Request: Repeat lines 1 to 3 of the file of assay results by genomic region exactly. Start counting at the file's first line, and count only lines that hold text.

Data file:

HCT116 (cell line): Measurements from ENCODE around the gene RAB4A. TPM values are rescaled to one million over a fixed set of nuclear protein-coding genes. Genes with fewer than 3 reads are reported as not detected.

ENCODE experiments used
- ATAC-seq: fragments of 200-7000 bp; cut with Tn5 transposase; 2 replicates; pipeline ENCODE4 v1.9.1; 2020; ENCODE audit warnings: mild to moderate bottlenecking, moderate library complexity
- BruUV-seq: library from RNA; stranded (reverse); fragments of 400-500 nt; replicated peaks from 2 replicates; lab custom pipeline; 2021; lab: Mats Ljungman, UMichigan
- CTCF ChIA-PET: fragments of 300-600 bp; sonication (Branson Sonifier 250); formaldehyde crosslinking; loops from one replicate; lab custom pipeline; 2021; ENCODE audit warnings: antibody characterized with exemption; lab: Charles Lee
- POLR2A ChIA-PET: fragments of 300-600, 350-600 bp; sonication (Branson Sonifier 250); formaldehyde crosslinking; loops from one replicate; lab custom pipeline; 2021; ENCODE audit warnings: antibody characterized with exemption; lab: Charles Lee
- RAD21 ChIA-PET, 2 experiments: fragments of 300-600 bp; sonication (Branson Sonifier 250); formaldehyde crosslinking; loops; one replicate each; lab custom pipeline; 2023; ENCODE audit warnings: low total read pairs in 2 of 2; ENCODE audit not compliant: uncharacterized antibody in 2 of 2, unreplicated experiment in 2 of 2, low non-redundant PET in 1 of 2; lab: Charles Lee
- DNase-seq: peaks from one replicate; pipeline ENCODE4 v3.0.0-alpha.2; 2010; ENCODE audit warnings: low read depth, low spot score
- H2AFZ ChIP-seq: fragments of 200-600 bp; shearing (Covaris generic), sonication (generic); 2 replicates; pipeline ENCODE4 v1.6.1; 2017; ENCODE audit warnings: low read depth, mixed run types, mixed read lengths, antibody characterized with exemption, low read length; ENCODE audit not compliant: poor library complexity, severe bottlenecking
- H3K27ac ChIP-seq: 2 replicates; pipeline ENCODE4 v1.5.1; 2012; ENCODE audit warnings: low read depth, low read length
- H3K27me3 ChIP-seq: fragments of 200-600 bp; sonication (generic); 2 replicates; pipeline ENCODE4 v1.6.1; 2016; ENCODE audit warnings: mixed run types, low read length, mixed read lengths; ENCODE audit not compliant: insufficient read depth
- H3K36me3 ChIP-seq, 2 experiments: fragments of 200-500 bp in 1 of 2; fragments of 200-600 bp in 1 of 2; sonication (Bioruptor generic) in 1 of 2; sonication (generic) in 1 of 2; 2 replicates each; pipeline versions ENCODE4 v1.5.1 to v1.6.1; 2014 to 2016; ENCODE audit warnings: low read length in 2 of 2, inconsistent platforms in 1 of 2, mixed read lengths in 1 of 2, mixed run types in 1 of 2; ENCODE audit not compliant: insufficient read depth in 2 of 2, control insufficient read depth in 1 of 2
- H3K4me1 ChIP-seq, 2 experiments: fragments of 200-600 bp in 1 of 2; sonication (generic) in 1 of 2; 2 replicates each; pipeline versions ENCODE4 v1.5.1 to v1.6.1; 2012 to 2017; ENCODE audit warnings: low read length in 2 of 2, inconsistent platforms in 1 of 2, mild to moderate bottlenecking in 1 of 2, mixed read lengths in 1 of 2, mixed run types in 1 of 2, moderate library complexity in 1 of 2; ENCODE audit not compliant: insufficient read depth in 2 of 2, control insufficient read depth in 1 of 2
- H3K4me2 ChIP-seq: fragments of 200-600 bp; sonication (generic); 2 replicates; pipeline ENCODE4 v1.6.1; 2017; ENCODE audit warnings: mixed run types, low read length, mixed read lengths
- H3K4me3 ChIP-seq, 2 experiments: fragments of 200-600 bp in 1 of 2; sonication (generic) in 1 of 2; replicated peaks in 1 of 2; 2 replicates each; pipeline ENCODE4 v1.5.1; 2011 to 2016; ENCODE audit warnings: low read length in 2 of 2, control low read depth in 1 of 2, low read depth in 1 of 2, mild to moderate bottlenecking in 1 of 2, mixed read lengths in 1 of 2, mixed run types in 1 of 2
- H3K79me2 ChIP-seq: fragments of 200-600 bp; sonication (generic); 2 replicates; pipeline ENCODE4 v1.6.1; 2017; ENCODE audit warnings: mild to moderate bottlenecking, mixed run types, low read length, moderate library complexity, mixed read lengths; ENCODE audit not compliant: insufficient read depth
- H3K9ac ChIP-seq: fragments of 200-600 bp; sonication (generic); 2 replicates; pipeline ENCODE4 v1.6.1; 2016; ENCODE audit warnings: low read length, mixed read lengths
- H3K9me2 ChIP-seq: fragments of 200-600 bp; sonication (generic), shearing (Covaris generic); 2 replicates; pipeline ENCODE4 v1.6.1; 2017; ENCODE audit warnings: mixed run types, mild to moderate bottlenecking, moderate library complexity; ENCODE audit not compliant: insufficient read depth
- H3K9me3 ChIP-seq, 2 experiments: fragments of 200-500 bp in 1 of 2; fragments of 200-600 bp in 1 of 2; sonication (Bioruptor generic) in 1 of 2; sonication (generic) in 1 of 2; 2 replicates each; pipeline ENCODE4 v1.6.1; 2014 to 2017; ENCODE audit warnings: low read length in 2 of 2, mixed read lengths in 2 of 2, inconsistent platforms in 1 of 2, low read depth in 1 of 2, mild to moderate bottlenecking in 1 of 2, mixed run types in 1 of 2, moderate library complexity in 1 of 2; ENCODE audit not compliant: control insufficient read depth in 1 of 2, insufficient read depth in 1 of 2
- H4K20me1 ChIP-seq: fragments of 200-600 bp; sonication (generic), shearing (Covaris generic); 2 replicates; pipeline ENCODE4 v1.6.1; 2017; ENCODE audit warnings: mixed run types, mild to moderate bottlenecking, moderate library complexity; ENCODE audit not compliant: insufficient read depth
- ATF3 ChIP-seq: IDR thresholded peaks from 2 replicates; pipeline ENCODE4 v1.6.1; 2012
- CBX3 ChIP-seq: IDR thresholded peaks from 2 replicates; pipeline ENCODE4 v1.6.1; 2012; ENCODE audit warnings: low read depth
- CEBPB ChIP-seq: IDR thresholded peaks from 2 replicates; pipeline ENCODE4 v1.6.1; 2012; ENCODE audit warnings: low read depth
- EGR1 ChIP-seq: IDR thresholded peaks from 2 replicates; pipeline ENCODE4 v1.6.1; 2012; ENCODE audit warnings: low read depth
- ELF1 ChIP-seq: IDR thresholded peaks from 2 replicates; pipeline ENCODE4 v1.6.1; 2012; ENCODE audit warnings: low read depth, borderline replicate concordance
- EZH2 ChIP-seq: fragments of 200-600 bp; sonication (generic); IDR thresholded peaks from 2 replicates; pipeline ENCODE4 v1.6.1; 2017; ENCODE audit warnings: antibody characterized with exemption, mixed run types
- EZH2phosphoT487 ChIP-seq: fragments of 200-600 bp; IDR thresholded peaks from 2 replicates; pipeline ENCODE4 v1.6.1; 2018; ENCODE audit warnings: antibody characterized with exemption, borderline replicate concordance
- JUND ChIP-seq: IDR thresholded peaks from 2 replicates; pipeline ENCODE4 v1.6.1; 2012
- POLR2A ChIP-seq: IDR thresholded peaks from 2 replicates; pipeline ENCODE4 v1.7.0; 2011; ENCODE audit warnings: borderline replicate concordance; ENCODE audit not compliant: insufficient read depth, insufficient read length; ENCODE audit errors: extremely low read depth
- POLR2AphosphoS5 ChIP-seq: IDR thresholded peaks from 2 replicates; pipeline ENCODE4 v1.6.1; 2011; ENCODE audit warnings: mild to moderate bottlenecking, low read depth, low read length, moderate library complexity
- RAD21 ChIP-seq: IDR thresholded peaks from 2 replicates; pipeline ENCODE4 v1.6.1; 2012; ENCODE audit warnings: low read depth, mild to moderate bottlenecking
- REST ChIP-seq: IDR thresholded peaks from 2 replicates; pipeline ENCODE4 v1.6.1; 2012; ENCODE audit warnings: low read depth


HCT116 (cell line): Measurements from ENCODE around the gene RAB4A. TPM values are rescaled to one million over a fixed set of nuclear protein-coding genes. Genes with fewer than 3 reads are reported as not detected.

ENCODE experiments used
- ATAC-seq: fragments of 200-7000 bp; cut with Tn5 transposase; 2 replicates; pipeline ENCODE4 v1.9.1; 2020; ENCODE audit warnings: mild to moderate bottlenecking, moderate library complexity